19. I dont get it. By having the IHG card are you saying we will get 1 free night no matter where we stay, always, no limits? Sorry Im just a little confused on the benefits of the IHG card.

  20. I hate to be a contrarian in the midst of all this IHG “love,” but surely this is a case of YMMV.

    One problem I foresee is that I rarely stay in a hotel for a single night. It happens occasionally¹, yes, but overwhelmingly I stay multiple nights. A free night is a free night, but I wouldn’t choose to stay (e.g.) at a Holiday Inn or Crowne Plaza by choice. But neither would I stay for a free night *there*, and then pack up and move to, say, a W or Westin, a Marriott or a Hilton. I’ll just stay at ____________ the entire time.

    Secondly, just for the sake of discussion, although the Hilton Honors Surpass Amex and the Citi Hilton Honors Reserve Visa have differing levels of benefits, one thing they share is that they both come with automatic Gold status for as long as you hold the card. And Chase’s Marriott Rewards Visa comes automatically with Silver, though the actual benefits with that are slight.

    Third, applying for the IHG card would only further delay my ability to apply for the CSR.

    _______________
    ¹ Typically it happens when I can’t get a flight back to the States until the next morning, and I’m forced into an overnight layover @ LHR. When that happens, I’ll use points for a free night at the Hilton @ T5 and enjoy the excellent Indian cuisine at Mr. Toadwalla’s.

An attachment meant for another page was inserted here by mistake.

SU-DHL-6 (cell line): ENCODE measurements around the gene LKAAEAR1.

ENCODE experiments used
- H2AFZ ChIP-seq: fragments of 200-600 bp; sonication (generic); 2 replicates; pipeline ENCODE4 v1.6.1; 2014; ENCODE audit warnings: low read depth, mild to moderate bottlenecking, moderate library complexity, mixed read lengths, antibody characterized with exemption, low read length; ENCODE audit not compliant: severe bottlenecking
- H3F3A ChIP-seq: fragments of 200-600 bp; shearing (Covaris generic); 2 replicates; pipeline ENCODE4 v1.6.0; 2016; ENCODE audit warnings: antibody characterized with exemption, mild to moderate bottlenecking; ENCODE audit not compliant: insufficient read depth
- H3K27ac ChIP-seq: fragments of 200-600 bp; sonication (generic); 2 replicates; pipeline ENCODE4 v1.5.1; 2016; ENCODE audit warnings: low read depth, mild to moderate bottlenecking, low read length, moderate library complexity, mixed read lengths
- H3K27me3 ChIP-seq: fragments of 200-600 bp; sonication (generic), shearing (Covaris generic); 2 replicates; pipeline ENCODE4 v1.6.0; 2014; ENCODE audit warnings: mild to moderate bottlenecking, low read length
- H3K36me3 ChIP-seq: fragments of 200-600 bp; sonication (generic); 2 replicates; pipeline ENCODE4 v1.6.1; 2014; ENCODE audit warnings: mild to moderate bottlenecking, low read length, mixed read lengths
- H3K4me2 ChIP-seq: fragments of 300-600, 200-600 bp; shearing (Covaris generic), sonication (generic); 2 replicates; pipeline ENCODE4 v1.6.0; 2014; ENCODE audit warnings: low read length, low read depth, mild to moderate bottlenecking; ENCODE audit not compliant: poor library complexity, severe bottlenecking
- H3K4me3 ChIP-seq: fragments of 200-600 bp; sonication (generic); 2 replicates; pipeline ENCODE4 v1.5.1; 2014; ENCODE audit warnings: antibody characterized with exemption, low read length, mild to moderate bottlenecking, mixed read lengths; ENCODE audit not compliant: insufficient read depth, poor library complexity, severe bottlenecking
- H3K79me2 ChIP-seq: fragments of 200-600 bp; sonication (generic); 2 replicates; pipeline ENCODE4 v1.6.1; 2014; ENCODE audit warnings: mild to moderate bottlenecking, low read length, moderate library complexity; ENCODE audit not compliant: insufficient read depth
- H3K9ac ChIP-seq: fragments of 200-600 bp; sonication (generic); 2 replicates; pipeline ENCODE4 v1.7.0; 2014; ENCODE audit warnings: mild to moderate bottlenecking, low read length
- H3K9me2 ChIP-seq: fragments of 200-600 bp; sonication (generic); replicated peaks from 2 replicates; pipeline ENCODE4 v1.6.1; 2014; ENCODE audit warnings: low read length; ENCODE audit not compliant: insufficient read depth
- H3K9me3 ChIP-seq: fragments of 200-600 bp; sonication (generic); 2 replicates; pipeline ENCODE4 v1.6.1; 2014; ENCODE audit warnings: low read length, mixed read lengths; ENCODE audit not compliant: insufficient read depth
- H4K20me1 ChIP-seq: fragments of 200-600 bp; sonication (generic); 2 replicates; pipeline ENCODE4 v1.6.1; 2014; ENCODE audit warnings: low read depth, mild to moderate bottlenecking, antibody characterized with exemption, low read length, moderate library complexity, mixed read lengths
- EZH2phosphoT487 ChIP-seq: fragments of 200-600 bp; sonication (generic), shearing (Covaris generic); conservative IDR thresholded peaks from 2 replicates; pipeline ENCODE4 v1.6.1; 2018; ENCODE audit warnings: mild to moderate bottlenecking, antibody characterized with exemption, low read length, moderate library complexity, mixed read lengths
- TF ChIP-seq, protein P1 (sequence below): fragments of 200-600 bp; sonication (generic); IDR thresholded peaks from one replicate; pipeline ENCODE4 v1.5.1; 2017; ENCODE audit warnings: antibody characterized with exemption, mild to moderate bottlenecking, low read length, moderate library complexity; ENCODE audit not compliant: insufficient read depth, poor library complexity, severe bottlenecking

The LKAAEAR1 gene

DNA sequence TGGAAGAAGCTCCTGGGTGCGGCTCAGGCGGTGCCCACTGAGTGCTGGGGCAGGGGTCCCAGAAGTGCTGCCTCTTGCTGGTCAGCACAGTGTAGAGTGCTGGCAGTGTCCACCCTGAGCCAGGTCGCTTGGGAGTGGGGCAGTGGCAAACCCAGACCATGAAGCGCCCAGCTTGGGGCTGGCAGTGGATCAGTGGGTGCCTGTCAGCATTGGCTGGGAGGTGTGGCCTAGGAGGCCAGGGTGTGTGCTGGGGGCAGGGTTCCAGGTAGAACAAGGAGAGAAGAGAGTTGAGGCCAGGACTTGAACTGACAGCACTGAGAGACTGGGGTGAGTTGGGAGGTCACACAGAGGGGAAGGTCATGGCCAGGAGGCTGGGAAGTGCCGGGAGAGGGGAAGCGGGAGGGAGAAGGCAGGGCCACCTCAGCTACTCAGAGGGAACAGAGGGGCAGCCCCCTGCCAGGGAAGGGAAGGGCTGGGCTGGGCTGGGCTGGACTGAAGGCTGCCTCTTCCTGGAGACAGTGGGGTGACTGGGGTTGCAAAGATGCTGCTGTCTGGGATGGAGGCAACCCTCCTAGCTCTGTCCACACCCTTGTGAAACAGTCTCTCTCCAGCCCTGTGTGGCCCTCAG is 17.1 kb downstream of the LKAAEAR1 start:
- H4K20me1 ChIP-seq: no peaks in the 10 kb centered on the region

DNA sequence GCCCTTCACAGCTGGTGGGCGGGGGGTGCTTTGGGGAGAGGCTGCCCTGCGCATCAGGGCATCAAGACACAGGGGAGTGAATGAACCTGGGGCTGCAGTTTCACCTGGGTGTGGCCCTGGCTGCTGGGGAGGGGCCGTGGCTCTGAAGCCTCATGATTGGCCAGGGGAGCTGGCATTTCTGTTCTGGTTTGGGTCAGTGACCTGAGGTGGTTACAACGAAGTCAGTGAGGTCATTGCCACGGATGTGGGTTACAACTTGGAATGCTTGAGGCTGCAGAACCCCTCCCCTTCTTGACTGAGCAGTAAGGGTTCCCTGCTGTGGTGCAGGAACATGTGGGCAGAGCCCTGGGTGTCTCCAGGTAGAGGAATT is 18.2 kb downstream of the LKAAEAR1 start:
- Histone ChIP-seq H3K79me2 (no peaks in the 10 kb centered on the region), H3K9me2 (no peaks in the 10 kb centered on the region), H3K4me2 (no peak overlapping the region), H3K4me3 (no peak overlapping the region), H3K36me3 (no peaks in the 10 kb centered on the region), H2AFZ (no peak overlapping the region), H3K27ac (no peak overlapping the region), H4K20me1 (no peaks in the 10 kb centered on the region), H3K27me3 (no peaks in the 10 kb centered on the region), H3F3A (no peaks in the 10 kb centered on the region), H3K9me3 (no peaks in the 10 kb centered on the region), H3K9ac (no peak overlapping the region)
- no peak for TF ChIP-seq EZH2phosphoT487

21. @Roberto – I personally stayed at the PH Paris last year when overnighting for a connecting flight. Yes it was about 45 minutes from CDG but it was well worth the time and expense from our perspective. You’re right that it’s a bit pricey after factoring in transportation, but I wouldn’t go so far as to call it unrealistic.

    One prime example where the Hyatt free night cert works great when overnighting to position for a flight is at LAX. The newly remodeled Hyatt Regency is the closest hotel to the airport (easily reaching the airport in under 15 minutes via a free 24/7 shuttle). Paid rates generally run about $225/night & it’s only a cat-3 hotel. Decent long term parking rates are onsite, too. I’m sure other examples exist, but that’s the one I use most frequently.

  22. I use hotels.com for most of my stays and am a silver member. I get 2-3 free nights per year and am happy with their customer service

  23. I’m strictly a leisure traveler. I have a number of hotel credit cards. Besides annual free nights, I manage to receive a number of other free nights on credit card spend. I find that holding the hotel chain’s credit card does, indeed, give me preferental treatment.

  24. Why no Marriott card free night analysis? Just got my first annual fee bill. Worth it for $85?

  25. Looking at a five day trip to London, IC Park Lane, Ambassador:

    Tue — annual Free night
    Wed — 60k pts
    Thur –60k pts
    Fri — L350
    Sat — Ambassador 2nd weekend night free
    Sunday — leave

    All that for a few points, and ~$450? That’s about $2,275 of great hotel Sign me up!